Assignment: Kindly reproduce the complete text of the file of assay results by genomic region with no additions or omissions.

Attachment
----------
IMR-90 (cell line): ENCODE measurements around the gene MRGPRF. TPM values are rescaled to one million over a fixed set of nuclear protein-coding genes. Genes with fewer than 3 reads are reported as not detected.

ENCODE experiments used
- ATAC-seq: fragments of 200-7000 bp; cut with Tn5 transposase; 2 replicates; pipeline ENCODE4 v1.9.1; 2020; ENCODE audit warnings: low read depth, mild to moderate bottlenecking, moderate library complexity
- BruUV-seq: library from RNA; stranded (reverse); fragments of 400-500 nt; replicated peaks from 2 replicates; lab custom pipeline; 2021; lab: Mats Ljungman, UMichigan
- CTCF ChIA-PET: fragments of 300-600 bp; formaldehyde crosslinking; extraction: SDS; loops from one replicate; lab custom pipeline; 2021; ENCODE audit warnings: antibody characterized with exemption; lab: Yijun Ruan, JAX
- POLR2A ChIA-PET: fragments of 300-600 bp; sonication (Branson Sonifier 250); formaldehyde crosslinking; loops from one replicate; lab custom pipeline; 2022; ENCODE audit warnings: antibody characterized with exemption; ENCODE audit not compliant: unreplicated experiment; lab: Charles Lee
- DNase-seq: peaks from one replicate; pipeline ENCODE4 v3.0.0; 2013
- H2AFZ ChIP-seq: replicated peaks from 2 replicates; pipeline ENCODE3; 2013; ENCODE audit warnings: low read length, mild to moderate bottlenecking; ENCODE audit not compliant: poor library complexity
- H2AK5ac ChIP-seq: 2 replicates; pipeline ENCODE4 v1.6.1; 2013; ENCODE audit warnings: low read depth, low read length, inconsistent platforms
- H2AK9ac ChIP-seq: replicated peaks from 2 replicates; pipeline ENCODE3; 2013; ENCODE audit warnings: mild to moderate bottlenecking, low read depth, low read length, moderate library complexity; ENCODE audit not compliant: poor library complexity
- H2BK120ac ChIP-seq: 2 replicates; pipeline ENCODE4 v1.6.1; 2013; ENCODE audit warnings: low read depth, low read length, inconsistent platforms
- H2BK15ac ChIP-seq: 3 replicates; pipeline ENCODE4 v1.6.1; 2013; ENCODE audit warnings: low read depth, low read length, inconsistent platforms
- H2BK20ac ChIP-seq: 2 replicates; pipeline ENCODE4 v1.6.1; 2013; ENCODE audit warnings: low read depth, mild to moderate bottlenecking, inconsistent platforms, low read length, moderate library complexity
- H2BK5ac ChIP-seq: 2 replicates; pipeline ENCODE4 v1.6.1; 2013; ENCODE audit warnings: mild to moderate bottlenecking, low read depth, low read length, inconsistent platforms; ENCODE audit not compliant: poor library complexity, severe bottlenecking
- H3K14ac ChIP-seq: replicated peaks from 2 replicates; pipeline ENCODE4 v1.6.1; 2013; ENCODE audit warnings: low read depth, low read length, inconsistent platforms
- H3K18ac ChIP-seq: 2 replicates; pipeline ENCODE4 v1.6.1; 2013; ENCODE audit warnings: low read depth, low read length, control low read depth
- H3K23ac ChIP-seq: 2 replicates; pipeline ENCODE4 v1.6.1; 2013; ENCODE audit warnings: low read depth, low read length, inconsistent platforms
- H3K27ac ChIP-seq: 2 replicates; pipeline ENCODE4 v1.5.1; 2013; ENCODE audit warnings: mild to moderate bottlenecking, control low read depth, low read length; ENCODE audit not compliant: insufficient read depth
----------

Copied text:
IMR-90 (cell line): ENCODE measurements around the gene MRGPRF. TPM values are rescaled to one million over a fixed set of nuclear protein-coding genes. Genes with fewer than 3 reads are reported as not detected.

ENCODE experiments used
- ATAC-seq: fragments of 200-7000 bp; cut with Tn5 transposase; 2 replicates; pipeline ENCODE4 v1.9.1; 2020; ENCODE audit warnings: low read depth, mild to moderate bottlenecking, moderate library complexity
- BruUV-seq: library from RNA; stranded (reverse); fragments of 400-500 nt; replicated peaks from 2 replicates; lab custom pipeline; 2021; lab: Mats Ljungman, UMichigan
- CTCF ChIA-PET: fragments of 300-600 bp; formaldehyde crosslinking; extraction: SDS; loops from one replicate; lab custom pipeline; 2021; ENCODE audit warnings: antibody characterized with exemption; lab: Yijun Ruan, JAX
- POLR2A ChIA-PET: fragments of 300-600 bp; sonication (Branson Sonifier 250); formaldehyde crosslinking; loops from one replicate; lab custom pipeline; 2022; ENCODE audit warnings: antibody characterized with exemption; ENCODE audit not compliant: unreplicated experiment; lab: Charles Lee
- DNase-seq: peaks from one replicate; pipeline ENCODE4 v3.0.0; 2013
- H2AFZ ChIP-seq: replicated peaks from 2 replicates; pipeline ENCODE3; 2013; ENCODE audit warnings: low read length, mild to moderate bottlenecking; ENCODE audit not compliant: poor library complexity
- H2AK5ac ChIP-seq: 2 replicates; pipeline ENCODE4 v1.6.1; 2013; ENCODE audit warnings: low read depth, low read length, inconsistent platforms
- H2AK9ac ChIP-seq: replicated peaks from 2 replicates; pipeline ENCODE3; 2013; ENCODE audit warnings: mild to moderate bottlenecking, low read depth, low read length, moderate library complexity; ENCODE audit not compliant: poor library complexity
- H2BK120ac ChIP-seq: 2 replicates; pipeline ENCODE4 v1.6.1; 2013; ENCODE audit warnings: low read depth, low read length, inconsistent platforms
- H2BK15ac ChIP-seq: 3 replicates; pipeline ENCODE4 v1.6.1; 2013; ENCODE audit warnings: low read depth, low read length, inconsistent platforms
- H2BK20ac ChIP-seq: 2 replicates; pipeline ENCODE4 v1.6.1; 2013; ENCODE audit warnings: low read depth, mild to moderate bottlenecking, inconsistent platforms, low read length, moderate library complexity
- H2BK5ac ChIP-seq: 2 replicates; pipeline ENCODE4 v1.6.1; 2013; ENCODE audit warnings: mild to moderate bottlenecking, low read depth, low read length, inconsistent platforms; ENCODE audit not compliant: poor library complexity, severe bottlenecking
- H3K14ac ChIP-seq: replicated peaks from 2 replicates; pipeline ENCODE4 v1.6.1; 2013; ENCODE audit warnings: low read depth, low read length, inconsistent platforms
- H3K18ac ChIP-seq: 2 replicates; pipeline ENCODE4 v1.6.1; 2013; ENCODE audit warnings: low read depth, low read length, control low read depth
- H3K23ac ChIP-seq: 2 replicates; pipeline ENCODE4 v1.6.1; 2013; ENCODE audit warnings: low read depth, low read length, inconsistent platforms
- H3K27ac ChIP-seq: 2 replicates; pipeline ENCODE4 v1.5.1; 2013; ENCODE audit warnings: mild to moderate bottlenecking, control low read depth, low read length; ENCODE audit not compliant: insufficient read depth